While the social and spiritual teachings of Confucius are now synonymous with traditional Chinese society itself, the first imperial dynasty, the powerful Qin state (221 to 206 B.C.), employed the harsh ideology of legalism. According to the proponents of this strict form of governance, a monarch should seek to acquire as much political power as

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Dizi Gui (弟子规): Theory vs. Practice: Getting the Balance Right

Dizi Gui (Standards for Being a Good Student and Child) is an ancient Chinese text for children that teaches moral values and proper etiquette. It was written during the Qing Dynasty during the reign of Emperor Kangxi (1661-1722) by Li Yuxiu.  Beneath the conservative, “old-school” verbose of this ancient classic, one can still find gems

Shape Up Your Posture the Chinese Way

The ancient Chinese, like modern psychologists and physicians, regarded good posture as a key to maintaining physical vigour and spiritual health. According to traditional Chinese medicine and philosophy, your stance and gait play not only a significant physical role, but reflects your inner character as well. Hence the traditional proverb: “Stand like a pine, sit

Sun Jing tying his hair to a beam.

Dizi Gui (弟子规): Ancient Ideas to Stay Focused While Studying (Part 1)

Beneath the conservative, “old-school” verbose of this ancient classic, one can still find gems of wisdom that remain surprisingly relevant to our modern society. A new lesson is covered in each issue. In traditional Chinese culture and thought, education and studying are considered an utmost priority. The ancients further emphasized the need for complete concentration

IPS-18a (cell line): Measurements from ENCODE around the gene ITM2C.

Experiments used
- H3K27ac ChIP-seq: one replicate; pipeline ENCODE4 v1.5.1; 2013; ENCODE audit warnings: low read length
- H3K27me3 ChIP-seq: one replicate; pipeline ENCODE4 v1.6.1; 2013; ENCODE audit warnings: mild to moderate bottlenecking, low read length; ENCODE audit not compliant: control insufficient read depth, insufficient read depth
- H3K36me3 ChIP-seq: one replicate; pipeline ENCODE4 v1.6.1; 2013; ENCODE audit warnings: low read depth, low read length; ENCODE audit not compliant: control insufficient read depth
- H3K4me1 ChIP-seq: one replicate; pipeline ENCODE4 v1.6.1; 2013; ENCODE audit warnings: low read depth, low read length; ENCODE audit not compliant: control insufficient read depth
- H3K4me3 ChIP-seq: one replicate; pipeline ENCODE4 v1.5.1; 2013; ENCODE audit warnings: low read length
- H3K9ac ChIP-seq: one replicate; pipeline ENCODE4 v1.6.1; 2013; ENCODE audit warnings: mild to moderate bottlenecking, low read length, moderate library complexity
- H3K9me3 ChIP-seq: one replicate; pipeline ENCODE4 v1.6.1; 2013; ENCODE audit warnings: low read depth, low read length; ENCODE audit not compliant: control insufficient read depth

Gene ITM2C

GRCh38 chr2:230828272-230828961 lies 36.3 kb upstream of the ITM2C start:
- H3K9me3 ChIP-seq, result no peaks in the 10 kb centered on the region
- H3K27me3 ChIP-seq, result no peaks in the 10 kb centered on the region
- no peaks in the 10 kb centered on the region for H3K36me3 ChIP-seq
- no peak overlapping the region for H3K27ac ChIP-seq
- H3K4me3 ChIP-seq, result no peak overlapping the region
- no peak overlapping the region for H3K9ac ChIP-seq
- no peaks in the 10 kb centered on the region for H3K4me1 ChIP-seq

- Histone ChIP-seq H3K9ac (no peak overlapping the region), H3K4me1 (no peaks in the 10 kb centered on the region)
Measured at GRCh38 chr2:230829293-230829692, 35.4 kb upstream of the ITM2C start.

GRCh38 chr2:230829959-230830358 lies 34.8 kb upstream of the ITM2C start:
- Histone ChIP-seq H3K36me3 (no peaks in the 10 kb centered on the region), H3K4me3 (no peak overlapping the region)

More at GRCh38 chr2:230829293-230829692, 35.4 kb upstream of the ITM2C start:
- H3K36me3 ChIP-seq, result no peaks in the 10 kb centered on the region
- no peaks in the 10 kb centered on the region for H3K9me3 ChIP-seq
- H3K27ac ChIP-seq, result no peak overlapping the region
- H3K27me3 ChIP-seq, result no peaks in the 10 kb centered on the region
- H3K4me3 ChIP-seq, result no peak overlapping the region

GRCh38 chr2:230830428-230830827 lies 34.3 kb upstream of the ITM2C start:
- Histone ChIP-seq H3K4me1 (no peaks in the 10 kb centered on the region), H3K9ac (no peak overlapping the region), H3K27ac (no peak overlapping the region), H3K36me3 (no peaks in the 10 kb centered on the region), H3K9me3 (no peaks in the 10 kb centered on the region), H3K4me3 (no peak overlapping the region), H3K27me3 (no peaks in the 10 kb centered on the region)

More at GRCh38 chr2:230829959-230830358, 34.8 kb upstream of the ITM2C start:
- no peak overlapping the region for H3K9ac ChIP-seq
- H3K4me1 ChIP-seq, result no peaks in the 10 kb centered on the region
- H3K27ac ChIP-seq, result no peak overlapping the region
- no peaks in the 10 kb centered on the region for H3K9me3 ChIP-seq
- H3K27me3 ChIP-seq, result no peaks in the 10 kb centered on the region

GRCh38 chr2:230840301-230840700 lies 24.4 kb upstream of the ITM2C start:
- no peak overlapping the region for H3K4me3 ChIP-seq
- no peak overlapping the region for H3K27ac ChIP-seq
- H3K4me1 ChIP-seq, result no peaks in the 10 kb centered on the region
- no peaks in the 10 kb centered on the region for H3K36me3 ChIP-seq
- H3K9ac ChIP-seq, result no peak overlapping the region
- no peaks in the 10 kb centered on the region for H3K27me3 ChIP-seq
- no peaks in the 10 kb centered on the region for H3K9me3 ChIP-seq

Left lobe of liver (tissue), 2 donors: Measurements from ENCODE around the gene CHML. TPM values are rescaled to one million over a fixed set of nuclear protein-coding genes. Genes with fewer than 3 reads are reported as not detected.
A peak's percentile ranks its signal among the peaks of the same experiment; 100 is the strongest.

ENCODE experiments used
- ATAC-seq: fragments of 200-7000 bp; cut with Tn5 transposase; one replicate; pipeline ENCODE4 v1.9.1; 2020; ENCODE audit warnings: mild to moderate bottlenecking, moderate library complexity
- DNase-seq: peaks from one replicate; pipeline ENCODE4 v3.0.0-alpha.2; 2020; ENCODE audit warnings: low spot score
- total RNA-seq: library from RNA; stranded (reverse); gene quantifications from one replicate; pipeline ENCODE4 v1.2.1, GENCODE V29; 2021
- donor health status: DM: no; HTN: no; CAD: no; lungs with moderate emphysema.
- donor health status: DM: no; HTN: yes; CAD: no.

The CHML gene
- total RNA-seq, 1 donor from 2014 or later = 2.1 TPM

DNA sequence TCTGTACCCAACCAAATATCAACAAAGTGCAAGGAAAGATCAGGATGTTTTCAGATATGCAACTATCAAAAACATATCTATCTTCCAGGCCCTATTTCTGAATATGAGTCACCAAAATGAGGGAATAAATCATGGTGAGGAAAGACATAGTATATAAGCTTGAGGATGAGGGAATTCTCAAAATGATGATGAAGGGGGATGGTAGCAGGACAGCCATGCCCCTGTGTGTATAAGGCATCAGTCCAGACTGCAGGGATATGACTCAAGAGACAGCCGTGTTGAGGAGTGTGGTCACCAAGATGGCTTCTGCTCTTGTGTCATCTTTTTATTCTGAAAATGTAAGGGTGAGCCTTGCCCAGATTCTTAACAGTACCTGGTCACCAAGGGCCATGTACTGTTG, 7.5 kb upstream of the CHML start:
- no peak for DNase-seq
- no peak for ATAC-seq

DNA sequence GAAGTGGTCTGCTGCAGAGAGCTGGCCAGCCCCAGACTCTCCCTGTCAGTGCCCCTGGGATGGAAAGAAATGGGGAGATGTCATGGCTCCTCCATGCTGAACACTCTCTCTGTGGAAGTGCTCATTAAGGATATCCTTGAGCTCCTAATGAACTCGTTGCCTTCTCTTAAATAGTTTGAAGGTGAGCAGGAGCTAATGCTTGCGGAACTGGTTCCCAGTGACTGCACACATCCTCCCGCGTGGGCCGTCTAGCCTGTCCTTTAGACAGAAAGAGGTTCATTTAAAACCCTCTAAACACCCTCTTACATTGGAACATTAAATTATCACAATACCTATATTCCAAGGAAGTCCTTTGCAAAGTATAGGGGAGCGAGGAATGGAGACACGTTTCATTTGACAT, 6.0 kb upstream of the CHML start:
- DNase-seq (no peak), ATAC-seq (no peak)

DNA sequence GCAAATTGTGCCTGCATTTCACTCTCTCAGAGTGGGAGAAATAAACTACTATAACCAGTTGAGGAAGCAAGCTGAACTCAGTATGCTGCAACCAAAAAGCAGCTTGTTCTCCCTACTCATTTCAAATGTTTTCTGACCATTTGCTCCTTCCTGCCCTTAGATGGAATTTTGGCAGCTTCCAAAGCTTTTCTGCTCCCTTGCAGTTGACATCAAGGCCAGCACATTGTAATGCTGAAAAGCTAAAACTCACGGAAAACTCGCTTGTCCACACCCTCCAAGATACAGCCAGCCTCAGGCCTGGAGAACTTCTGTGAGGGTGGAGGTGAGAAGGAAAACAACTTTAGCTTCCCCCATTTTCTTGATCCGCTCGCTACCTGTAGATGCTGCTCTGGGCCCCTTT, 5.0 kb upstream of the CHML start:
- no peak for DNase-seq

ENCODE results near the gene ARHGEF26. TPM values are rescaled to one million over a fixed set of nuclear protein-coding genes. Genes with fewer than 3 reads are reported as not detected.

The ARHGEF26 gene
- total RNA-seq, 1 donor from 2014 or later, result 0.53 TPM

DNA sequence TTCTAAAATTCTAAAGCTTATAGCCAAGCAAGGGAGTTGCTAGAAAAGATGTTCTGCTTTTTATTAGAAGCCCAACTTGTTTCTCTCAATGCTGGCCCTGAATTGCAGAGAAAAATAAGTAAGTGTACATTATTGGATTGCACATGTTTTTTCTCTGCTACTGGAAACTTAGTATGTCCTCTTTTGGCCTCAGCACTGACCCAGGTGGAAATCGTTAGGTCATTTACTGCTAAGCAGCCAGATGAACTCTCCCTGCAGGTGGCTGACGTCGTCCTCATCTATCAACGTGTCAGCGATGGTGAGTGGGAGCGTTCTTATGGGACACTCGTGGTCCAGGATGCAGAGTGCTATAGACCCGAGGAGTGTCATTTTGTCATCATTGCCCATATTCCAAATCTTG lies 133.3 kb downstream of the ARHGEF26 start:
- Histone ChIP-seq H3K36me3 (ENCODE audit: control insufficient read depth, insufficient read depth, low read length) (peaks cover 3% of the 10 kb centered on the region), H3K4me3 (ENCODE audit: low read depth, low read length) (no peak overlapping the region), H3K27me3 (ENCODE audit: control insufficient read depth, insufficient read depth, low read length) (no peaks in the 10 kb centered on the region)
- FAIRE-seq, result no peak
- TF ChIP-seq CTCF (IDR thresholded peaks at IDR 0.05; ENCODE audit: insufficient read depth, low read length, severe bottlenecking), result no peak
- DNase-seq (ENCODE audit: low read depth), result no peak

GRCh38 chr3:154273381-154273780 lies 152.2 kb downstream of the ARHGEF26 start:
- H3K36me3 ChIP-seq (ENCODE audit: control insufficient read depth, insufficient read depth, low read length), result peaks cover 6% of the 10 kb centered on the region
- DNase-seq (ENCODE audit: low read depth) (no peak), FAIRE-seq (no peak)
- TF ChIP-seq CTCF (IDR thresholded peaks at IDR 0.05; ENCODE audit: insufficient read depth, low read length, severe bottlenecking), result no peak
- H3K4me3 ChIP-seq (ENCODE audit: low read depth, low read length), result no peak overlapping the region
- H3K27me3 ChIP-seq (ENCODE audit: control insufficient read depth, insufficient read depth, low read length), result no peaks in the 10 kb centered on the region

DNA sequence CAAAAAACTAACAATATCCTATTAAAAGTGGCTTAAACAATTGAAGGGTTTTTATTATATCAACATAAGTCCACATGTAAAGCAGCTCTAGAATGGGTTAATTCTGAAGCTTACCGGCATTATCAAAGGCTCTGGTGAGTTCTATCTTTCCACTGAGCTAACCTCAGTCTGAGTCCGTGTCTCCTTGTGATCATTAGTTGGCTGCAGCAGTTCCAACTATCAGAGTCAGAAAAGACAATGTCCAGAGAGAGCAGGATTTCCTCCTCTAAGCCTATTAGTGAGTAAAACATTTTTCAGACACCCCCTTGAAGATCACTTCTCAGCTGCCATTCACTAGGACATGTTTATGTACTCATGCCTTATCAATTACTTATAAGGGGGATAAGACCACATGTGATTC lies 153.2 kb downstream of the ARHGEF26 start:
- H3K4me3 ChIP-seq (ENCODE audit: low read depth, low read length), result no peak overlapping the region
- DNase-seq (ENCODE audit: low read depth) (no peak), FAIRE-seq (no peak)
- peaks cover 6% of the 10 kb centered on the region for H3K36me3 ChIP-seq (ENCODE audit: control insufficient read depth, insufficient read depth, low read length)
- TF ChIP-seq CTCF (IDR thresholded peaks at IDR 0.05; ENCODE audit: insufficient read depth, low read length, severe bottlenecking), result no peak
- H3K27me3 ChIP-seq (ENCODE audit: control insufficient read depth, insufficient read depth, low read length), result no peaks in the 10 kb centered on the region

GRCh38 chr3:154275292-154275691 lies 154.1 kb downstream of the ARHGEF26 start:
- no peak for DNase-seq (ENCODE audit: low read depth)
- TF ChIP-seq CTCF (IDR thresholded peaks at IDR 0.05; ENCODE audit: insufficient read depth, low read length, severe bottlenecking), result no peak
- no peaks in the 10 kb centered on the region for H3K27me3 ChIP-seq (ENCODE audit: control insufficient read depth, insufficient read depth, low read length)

Zisi (Chinese: 子思; c. 481–402 BCE),

Graciously Listening to Suggestions and Criticism 

Zisi (子思) (481–402 B.C.)was the grandson and disciple of Confucius, who  served as advisor to the King of Wei. During his service, Zisi noticed that whenever the King made less-than-ideal decisions, all his ministers would still condone it. So he remarked to the royal court, “The King of Wei does not conduct himself like a

Bao Zheng was a Song Dynasty magistrate legendary for his filial piety, stern manner, impartial judgments, and intolerance of corruption and injustice. In various forms of popular culture, he is often portrayed with a stern black face and a light crescent-shaped birthmark on his forehead.

Bao Zheng: Symbol of Justice and Fairness

Bao Zheng (A.D. 999–1062) was a well-known official and judge in the Northern Song Dynasty. During his service, he fought vigorously against corruption, solved many complicated cases, and punished corrupt governors, abusive relatives of high-ranking officials, and crafty businessmen. Bao won wide respect and popularity from the people in the regions he served. His uprightness,